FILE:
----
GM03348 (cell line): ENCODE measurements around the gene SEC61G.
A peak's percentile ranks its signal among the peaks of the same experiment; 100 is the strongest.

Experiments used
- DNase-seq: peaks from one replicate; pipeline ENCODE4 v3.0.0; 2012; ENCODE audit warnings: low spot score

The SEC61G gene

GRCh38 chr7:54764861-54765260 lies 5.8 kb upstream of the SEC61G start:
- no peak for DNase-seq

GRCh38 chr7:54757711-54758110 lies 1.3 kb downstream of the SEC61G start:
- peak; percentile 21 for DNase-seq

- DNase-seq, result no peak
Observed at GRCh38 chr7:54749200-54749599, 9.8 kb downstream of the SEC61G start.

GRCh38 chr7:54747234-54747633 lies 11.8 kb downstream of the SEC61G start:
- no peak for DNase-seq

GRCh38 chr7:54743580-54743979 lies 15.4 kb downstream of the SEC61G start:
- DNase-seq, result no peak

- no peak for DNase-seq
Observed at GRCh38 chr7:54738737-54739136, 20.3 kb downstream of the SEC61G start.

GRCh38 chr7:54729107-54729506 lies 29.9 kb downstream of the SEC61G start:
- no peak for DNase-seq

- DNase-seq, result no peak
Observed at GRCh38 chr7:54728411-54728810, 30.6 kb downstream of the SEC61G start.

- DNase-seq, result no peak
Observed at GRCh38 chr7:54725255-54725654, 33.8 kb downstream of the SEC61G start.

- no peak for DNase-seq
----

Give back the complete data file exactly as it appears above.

GM03348 (cell line): ENCODE measurements around the gene SEC61G.
A peak's percentile ranks its signal among the peaks of the same experiment; 100 is the strongest.

Experiments used
- DNase-seq: peaks from one replicate; pipeline ENCODE4 v3.0.0; 2012; ENCODE audit warnings: low spot score

The SEC61G gene

GRCh38 chr7:54764861-54765260 lies 5.8 kb upstream of the SEC61G start:
- no peak for DNase-seq

GRCh38 chr7:54757711-54758110 lies 1.3 kb downstream of the SEC61G start:
- peak; percentile 21 for DNase-seq

- DNase-seq, result no peak
Observed at GRCh38 chr7:54749200-54749599, 9.8 kb downstream of the SEC61G start.

GRCh38 chr7:54747234-54747633 lies 11.8 kb downstream of the SEC61G start:
- no peak for DNase-seq

GRCh38 chr7:54743580-54743979 lies 15.4 kb downstream of the SEC61G start:
- DNase-seq, result no peak

- no peak for DNase-seq
Observed at GRCh38 chr7:54738737-54739136, 20.3 kb downstream of the SEC61G start.

GRCh38 chr7:54729107-54729506 lies 29.9 kb downstream of the SEC61G start:
- no peak for DNase-seq

- DNase-seq, result no peak
Observed at GRCh38 chr7:54728411-54728810, 30.6 kb downstream of the SEC61G start.

- DNase-seq, result no peak
Observed at GRCh38 chr7:54725255-54725654, 33.8 kb downstream of the SEC61G start.

- no peak for DNase-seq